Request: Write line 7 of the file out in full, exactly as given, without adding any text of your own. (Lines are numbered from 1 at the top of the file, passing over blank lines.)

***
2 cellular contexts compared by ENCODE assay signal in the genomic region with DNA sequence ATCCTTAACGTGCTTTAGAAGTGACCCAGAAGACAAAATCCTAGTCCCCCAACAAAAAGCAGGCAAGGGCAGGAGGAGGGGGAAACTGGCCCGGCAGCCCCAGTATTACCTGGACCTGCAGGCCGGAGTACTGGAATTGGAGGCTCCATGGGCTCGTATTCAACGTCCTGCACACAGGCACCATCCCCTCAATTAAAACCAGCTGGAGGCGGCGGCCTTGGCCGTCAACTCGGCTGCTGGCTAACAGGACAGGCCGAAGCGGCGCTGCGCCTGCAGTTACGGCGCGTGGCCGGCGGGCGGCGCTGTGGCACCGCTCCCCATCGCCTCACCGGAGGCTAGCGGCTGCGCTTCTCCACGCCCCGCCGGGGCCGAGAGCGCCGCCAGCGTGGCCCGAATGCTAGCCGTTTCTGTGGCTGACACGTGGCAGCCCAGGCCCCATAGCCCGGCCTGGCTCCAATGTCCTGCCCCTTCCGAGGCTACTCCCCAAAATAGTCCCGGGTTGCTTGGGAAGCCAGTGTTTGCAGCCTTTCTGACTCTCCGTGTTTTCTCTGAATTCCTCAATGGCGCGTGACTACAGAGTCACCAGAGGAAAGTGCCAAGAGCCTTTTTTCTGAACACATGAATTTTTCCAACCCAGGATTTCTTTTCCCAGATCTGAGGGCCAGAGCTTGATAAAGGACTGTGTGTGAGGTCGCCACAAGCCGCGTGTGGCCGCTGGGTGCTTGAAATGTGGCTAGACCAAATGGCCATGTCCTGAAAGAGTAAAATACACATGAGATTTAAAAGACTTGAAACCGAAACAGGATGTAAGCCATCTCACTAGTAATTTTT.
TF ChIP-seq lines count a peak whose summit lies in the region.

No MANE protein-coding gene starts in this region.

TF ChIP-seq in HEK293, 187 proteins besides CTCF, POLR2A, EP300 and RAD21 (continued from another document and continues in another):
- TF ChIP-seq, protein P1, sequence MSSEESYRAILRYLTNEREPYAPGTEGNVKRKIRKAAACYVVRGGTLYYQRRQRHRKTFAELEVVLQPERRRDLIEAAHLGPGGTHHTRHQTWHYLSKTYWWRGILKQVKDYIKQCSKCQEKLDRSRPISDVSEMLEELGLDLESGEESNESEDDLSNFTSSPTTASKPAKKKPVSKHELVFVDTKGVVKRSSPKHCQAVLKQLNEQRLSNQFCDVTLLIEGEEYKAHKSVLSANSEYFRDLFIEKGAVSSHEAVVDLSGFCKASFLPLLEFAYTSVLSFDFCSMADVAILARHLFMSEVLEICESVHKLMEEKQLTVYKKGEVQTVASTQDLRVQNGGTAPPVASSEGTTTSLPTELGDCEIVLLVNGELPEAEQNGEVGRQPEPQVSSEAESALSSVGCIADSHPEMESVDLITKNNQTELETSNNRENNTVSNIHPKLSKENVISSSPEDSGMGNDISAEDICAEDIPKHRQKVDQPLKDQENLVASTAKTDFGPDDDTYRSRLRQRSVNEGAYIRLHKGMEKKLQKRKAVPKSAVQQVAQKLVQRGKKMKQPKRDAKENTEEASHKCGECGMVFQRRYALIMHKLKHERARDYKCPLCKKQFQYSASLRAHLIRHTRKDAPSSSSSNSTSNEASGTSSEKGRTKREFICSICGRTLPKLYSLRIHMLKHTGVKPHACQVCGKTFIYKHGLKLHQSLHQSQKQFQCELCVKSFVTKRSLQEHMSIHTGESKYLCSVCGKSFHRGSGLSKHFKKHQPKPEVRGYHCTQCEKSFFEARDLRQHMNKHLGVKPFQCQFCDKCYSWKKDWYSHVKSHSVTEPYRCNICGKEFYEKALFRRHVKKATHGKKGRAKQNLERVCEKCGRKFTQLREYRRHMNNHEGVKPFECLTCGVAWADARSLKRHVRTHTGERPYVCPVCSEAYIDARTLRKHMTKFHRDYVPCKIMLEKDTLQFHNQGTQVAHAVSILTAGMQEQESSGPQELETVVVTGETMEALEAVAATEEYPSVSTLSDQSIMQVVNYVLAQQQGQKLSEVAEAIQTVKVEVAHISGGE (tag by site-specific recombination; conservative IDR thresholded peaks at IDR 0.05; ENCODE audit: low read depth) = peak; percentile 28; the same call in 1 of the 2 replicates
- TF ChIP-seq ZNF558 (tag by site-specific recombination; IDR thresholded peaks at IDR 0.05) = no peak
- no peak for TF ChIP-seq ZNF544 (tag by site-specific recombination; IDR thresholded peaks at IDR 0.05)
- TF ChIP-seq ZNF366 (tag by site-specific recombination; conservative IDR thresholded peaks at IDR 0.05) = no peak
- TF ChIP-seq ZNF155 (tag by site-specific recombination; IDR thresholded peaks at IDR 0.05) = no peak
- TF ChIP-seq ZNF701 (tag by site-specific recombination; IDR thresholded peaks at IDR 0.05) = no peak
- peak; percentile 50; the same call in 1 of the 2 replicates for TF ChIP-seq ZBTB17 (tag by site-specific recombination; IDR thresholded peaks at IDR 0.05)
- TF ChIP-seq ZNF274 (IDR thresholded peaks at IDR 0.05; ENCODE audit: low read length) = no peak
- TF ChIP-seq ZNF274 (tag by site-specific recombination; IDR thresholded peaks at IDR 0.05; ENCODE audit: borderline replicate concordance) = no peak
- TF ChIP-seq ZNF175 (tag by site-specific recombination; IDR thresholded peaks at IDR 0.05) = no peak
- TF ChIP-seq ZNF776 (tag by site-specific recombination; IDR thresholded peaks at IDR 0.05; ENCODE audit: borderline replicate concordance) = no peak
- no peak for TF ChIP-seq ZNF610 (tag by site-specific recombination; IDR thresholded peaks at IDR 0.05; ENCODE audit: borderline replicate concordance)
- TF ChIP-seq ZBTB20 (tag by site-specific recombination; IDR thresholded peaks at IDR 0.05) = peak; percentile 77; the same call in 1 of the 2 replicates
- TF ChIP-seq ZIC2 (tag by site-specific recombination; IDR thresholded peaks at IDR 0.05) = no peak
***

- no peak for TF ChIP-seq ZNF544 (tag by site-specific recombination; IDR thresholded peaks at IDR 0.05)